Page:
Deaths reported in fresh rioting in Indonesia’s Papua region

Victor Mambor and Pizaro Gozali Idrus
Jayapura, Indonesia and Jakarta
Deaths reported in fresh rioting in Indonesia’s Papua region Indonesian police (foreground) disperse protesters gathering for a demonstration against the Indonesian government’s plan to develop new administrative areas within Papua province, in Timika on April 1, 2022.
Sevianto Pakiding/AFP

Updated at 10:40 a.m. ET on 2023-02-24

At least 10 people were killed and nearly two dozen others injured after security forces opened fire to quell rioting that broke out in Indonesia’s volatile Papua region amid rumors about a child having been kidnapped, police and the military said Friday.

Soldiers and police were forced to open fire after a crowd armed with arrows and rocks attacked them during the riot on Thursday in Sinakma, a district in the Papua Highlands province, police spokesman Benny Adi Prabowo said.

“The police will take strong action against anyone responsible for the riot that has claimed casualties,” Benny said in a statement.

“The situation is gradually returning to normal and under control,” he said.

Benny said two people of the 10 people who died had arrow and stabbing injuries.

Tensions have been high in Papua since Indonesia moved last year to further divide the region into more administrative units by creating three new provinces, including Papua Highlands. 

Separatist rebels have also become more aggressive in carrying out attacks lately in the deeply impoverished and underdeveloped region. Earlier this month, rebels kidnapped a pilot from New Zealand after setting his commercial aviation plane on fire at a local tarmac. His current whereabouts are unknown. 

The police spokesman said the latest unrest started around 12:30 p.m. Thursday after residents stopped a vendor’s truck in Sinakma, suspecting that the truck’s occupants were kidnappers of a child.

Police officers arrived on site to handle the case and took the suspects to the police station, but people began protesting and attacking them, Benny said.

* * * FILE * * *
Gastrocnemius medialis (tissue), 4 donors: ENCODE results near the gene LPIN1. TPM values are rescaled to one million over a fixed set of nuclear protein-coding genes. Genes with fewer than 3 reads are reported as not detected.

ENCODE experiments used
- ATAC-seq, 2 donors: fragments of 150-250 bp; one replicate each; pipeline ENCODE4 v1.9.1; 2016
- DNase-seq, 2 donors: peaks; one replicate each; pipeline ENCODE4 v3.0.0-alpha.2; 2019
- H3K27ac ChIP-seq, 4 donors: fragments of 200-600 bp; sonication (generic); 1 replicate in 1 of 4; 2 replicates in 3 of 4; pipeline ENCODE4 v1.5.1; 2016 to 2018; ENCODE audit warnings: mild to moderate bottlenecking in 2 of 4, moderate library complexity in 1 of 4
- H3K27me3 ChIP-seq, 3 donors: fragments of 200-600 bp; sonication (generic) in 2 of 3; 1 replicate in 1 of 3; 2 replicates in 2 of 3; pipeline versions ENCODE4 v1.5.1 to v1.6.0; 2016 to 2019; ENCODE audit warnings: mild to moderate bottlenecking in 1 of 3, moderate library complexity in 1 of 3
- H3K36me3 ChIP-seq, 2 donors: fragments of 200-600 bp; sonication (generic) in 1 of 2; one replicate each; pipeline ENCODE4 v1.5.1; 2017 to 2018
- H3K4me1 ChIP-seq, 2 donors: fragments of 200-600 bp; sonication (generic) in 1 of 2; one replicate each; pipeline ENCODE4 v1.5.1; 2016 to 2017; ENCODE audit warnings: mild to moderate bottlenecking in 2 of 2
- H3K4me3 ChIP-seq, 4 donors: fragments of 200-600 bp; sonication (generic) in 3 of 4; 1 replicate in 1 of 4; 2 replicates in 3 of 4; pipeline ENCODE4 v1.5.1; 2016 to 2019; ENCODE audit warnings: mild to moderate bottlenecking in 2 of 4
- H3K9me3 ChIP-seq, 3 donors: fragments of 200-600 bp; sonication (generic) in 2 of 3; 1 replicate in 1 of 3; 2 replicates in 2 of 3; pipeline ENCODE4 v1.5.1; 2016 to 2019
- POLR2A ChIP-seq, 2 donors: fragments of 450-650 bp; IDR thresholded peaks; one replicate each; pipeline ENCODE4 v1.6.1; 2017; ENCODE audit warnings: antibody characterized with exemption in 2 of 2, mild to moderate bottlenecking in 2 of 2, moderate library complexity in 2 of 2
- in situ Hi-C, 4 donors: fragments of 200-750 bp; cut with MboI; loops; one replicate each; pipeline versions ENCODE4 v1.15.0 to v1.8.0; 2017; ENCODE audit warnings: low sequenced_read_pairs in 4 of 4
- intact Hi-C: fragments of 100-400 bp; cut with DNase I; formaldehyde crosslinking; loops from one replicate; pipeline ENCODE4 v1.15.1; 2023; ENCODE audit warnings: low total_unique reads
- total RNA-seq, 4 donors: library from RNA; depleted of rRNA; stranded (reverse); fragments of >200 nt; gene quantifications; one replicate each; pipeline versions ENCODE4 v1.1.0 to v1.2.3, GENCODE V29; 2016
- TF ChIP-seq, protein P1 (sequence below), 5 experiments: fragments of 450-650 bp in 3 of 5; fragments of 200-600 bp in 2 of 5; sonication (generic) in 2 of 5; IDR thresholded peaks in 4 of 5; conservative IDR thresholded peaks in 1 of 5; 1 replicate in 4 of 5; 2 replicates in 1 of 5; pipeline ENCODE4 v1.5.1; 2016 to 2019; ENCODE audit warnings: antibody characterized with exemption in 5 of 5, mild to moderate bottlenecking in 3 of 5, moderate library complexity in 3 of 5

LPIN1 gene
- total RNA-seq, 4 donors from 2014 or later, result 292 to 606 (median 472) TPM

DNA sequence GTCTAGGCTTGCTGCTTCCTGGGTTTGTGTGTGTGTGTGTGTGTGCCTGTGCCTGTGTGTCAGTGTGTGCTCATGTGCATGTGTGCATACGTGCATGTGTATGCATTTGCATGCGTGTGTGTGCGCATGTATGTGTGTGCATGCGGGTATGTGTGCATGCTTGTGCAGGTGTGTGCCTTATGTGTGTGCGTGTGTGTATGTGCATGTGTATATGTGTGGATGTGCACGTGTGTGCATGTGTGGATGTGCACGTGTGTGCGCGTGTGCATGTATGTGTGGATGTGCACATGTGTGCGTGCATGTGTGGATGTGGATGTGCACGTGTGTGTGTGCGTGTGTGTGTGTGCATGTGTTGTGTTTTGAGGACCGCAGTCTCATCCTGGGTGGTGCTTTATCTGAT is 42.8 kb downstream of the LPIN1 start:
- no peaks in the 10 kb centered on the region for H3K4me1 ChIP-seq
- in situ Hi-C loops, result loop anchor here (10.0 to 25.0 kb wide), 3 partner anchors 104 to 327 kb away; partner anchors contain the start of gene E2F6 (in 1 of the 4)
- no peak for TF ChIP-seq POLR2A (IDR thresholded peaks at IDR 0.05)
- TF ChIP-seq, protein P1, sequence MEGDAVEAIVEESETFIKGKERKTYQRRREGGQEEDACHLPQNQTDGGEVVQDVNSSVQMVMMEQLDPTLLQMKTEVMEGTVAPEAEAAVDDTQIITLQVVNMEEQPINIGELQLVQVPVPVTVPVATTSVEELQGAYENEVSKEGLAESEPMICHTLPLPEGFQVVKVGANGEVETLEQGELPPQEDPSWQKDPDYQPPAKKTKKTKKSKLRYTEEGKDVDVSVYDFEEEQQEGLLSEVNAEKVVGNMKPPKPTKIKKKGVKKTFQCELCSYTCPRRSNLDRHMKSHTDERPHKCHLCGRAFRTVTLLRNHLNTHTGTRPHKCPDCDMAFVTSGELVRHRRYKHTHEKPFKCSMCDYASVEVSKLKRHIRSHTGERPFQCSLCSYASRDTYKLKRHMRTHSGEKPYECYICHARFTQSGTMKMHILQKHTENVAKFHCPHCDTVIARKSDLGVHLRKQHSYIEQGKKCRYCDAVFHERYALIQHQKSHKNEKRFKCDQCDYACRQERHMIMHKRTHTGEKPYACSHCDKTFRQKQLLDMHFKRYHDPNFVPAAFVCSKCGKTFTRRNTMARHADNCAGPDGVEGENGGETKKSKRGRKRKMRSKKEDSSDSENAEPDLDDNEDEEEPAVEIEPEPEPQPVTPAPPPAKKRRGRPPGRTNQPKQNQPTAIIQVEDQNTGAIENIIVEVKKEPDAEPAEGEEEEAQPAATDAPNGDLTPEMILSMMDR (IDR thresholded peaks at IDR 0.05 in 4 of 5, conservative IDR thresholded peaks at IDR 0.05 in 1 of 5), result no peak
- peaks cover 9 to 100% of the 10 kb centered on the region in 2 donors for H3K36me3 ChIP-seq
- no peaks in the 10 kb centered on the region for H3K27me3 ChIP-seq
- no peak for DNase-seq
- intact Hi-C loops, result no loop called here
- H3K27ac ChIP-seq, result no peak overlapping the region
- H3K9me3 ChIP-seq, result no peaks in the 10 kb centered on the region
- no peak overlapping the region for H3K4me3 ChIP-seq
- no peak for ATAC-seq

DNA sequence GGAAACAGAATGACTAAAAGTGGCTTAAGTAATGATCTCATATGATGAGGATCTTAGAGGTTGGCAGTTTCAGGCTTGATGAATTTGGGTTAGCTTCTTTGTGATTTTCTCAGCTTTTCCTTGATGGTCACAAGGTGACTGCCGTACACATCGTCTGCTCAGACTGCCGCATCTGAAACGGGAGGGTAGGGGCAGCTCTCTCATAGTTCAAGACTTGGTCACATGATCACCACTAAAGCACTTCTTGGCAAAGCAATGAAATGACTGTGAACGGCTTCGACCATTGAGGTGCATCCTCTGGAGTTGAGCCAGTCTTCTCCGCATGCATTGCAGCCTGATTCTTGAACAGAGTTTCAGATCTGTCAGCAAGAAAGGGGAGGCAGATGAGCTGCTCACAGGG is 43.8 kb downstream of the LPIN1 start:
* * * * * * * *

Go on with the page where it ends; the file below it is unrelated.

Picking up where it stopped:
The military was called in to assist as the situation escalated and protesters began burning down shops and homes, he said.

“Our personnel are on stand-by to prevent further escalation,” Benny said.

Meanwhile, local military commander Lt. Col Arhenius Murib said soldiers were trying to calm the crowds and assist with mediation to stop the rioting.

“We have communicated and coordinated with all parties to prevent the riots from spreading, restore peace, and prevent casualties,” he told BenarNews.

A Papua human rights activist, Theo Hesegem, expressed concern about the situation and called for a peaceful resolution to the violence.

“In my opinion, this is very inhumane. When will the violence end? The humanitarian crisis continues to occur, and this is a very brutal act,” he told BenarNews.

“Based on our observation, in the emergency room at the Jawaijaya General Hospital the patients were being treated for gunshot wounds,” he said.

Papua police chief Mathius Fakhiri said he had ordered an investigation into the conduct of officers in handling the riot.

“I have asked the head of the internal affairs division to conduct a thorough evaluation of the handling [of the riot] on the ground,” Fakhiri told reporters.

“We don’t want things like that to happen again in the future,” he said.   

The violence was the deadliest in the province since its establishment in November 2022. In December, one person died and eight others were injured when police fired on rioting villagers in a local regency.

At the time, villagers who were armed with arrows and crude weapons attacked a police station in Tolikara regency, after two apparently drunk people allegedly assaulted an officer, police spokesman Ahmad Musthofa Kamal said. Three civilians and five officers were injured.

The Papua region, located in Indonesia’s far east, is home to a decades-old insurgency that has heated up in recent years.  

The region, in the western half of New Guinea island, is notorious for human rights abuses committed by members of the Indonesian police and security forces. Armed separatist Papuan rebels have also been accused of committing atrocities against civilians.

In 1963, Indonesian forces invaded Papua – like Indonesia, a former Dutch colony – and annexed the region.

Six years later, only about 1,000 people voted in the U.N.-sponsored referendum, called a sham by locals and activists. The U.N. accepted the vote, essentially endorsing Jakarta’s rule.


Add your comment by filling out the form below in plain text. Comments are approved by a moderator and can be edited in accordance with RFAs Terms of Use. Comments will not appear in real time. RFA is not responsible for the content of the postings. Please, be respectful of others' point of view and stick to the facts.